Thursday, October 17, 2013

Google Alerts (Teaser) and Mirror's Edge

I've been looking into Google Alerts as a way of monitoring the Internet for information on digital worlds and civilizations, and I'm thinking that this will be a really effective way of catching the latest information on new technologies and trends. I made three different alerts today, and I'm going to monitor them over the next few days to see what quality of information it really picks up, and then I'll post a review on Monday as to my findings.

Creative Commons License, Tom Francis
In other news, I recently stumbled on a game called Mirror's Edge, and I've been enjoying exploring that world and thinking about the implications of some of the ideas. The game is based in a dystopian world wherein a hegemonic political/police entity controls all information highways. As a result, the only safe means of transporting information is through runners who use parkour (you should watch this: it's amazing) to navigate rooftops and abandoned buildings in their efforts to evade capture. The game originally interested me because of the parkour aspect, in that I'm working on a novel that features parkour runners or "kites," but in any case, as with most well-made games, Mirror's Edge has got me thinking about some other important ideas.


First among these is the idea of a world wherein information highways are controlled by some larger, malicious entity. This is something I've thought about in terms of our modern reliance on companies like Google, and while I'm glad that their policy is "Don't be evil," the fact that they have to remind themselves of that is kind of a concern. We've already seen some problems with this in terms of NSA surveillance, and the reality is that for every instance we've heard about, there are probably hundreds that remain masked in the obscurity of top-secret files and oaths muttered in darkness </melodramatic>. I don't necessarily think we're anywhere near the Mirror's Edge world, but I think it's an issue that will become more and more pertinent as we become more and more dependent on digital connectivity.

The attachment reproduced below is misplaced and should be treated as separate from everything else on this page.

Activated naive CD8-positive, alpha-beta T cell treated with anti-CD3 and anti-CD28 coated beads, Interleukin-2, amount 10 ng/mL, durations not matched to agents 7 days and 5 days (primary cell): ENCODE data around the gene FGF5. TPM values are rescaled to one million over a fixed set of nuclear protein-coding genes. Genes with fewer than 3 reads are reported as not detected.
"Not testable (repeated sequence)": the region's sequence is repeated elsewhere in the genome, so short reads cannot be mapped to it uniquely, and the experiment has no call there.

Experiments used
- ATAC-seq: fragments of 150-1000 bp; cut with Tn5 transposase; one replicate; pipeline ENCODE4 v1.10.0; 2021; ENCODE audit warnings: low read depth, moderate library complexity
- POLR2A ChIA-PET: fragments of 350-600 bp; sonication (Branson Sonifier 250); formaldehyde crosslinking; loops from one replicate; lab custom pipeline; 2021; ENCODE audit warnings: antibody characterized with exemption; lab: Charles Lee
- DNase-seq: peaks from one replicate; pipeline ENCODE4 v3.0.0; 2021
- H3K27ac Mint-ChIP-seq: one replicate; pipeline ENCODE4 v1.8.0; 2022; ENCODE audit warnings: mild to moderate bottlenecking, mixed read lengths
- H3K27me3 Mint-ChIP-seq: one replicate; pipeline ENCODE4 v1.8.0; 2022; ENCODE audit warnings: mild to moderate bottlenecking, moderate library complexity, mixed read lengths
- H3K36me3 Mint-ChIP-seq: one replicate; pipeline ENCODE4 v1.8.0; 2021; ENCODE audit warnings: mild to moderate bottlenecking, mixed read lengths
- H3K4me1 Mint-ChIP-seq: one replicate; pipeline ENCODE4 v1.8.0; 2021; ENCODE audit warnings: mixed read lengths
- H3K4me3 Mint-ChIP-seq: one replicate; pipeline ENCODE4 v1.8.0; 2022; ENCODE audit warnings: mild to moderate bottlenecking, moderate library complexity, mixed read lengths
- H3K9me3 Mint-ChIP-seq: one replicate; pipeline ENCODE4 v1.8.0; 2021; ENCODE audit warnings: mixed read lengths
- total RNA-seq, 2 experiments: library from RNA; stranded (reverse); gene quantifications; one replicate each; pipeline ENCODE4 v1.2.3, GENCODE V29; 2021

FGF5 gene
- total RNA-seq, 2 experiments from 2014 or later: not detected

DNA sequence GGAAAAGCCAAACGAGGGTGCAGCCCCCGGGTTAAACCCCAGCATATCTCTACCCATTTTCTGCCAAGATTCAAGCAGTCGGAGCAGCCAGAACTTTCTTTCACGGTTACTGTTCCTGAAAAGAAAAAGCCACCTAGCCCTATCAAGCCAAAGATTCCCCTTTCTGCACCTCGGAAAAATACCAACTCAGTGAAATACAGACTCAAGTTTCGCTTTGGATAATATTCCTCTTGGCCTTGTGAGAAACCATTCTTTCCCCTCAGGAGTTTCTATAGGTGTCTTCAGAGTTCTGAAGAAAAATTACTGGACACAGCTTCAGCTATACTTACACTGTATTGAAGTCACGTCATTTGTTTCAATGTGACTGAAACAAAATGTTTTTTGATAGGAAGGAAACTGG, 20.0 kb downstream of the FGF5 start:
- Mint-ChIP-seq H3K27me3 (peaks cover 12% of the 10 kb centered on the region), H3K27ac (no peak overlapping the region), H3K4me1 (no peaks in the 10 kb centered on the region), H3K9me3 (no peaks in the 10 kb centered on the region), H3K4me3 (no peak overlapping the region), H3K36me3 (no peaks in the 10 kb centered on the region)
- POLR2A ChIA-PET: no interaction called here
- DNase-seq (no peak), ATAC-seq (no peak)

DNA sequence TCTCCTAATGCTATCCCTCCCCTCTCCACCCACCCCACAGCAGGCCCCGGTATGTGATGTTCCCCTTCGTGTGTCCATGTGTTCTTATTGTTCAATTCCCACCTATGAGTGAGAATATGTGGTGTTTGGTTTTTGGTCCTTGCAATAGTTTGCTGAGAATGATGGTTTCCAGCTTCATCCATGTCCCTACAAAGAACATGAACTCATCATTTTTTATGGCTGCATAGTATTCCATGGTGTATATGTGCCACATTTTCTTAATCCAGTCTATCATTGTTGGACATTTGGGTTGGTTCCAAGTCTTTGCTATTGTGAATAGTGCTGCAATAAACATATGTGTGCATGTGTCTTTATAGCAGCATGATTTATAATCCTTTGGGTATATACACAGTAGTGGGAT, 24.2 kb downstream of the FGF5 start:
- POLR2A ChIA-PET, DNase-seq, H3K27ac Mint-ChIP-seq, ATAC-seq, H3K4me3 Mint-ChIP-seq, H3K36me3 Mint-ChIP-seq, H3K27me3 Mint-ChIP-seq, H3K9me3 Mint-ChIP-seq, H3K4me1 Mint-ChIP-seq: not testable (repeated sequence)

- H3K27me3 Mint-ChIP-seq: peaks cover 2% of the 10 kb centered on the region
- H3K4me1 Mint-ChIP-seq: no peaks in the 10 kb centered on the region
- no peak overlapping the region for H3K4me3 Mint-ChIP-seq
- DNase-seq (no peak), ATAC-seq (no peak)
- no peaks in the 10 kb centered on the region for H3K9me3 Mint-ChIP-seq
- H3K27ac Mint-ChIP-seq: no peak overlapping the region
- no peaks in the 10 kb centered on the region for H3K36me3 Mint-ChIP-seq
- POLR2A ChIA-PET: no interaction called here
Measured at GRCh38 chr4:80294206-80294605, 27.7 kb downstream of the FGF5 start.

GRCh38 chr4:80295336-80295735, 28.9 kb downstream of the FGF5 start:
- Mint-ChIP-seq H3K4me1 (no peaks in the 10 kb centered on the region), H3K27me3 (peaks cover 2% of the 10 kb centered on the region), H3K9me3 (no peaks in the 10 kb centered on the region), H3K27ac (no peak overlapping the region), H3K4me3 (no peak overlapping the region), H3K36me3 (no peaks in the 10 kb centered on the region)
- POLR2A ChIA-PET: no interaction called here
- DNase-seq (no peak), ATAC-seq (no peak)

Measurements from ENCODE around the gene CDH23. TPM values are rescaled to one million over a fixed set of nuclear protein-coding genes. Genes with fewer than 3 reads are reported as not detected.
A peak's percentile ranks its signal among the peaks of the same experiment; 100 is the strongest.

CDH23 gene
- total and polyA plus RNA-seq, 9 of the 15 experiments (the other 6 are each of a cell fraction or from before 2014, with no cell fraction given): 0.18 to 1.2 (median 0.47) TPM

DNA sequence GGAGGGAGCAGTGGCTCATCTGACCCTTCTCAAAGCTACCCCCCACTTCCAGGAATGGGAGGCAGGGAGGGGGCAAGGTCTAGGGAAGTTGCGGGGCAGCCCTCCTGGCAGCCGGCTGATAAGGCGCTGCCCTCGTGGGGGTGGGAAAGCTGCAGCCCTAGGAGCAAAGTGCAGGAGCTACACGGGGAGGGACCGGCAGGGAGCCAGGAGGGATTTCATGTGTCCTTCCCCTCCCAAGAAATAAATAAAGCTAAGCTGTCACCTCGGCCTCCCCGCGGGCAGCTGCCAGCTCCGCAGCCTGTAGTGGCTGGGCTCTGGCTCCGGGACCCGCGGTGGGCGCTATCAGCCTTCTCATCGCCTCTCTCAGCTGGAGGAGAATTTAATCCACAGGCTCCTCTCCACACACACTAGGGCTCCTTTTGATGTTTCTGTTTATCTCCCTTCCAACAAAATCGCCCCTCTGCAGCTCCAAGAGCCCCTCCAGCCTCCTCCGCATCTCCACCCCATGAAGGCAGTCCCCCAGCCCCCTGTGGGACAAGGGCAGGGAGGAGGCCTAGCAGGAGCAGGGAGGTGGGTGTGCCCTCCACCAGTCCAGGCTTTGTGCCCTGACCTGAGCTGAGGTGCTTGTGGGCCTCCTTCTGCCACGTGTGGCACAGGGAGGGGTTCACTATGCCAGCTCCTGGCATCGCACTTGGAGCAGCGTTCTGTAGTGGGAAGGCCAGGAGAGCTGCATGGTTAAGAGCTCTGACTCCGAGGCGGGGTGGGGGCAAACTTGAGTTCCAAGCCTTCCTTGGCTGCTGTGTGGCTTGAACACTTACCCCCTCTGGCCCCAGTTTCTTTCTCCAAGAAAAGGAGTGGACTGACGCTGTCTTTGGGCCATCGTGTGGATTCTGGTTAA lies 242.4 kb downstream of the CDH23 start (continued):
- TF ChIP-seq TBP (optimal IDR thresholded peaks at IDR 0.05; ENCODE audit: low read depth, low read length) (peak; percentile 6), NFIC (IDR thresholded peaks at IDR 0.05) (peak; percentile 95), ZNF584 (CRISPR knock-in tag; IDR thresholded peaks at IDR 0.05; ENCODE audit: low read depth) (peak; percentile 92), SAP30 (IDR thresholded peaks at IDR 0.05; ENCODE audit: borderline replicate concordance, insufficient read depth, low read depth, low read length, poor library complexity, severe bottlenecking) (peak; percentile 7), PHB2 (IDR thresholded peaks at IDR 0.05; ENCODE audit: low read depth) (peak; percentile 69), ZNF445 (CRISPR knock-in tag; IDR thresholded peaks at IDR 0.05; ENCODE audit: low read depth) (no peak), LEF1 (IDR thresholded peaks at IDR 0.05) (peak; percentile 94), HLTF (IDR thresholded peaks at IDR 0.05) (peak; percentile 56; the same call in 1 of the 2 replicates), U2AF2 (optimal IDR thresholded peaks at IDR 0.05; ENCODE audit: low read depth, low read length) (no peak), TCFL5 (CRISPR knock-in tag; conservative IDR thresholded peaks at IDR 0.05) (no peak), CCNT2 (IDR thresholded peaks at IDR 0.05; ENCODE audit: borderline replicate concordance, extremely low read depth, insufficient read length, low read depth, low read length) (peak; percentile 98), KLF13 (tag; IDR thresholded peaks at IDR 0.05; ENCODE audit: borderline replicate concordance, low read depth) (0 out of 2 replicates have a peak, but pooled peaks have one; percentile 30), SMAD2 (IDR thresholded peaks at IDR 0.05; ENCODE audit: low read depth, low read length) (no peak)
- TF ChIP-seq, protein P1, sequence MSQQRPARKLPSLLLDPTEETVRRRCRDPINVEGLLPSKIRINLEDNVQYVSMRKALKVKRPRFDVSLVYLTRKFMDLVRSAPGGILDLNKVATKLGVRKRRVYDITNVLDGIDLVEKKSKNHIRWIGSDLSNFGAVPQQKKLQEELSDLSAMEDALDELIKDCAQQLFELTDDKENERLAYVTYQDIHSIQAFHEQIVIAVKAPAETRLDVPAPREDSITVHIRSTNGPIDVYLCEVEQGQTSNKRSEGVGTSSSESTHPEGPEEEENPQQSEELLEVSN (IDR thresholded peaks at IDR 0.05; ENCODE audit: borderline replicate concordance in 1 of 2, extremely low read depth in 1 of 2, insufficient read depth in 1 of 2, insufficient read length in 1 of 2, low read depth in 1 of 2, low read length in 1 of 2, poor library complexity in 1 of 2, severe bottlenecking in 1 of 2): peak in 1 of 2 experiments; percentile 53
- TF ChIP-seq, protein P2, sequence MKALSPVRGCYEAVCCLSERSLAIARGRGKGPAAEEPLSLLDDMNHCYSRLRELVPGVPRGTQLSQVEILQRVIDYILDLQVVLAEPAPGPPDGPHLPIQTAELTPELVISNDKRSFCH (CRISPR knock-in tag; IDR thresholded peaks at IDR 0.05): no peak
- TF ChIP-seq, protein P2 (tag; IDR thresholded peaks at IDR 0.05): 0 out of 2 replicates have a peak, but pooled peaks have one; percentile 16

The other idea, which I'll address only nominally, is that of the dystopia as the modern genre. It seems like every video game, movie, and novel seems to be set in a dystopian world. I just wonder if this could be an indication of how we subconsciously (or consciously) view our own society. Could the digital or fictional worlds that we create actually be virtual extensions and expansions of our own worlds?

Anyway, below is a gameplay video from Mirror's Edge, though I honestly like the live action stuff from above a bit better. I'll post updates on stuff soon.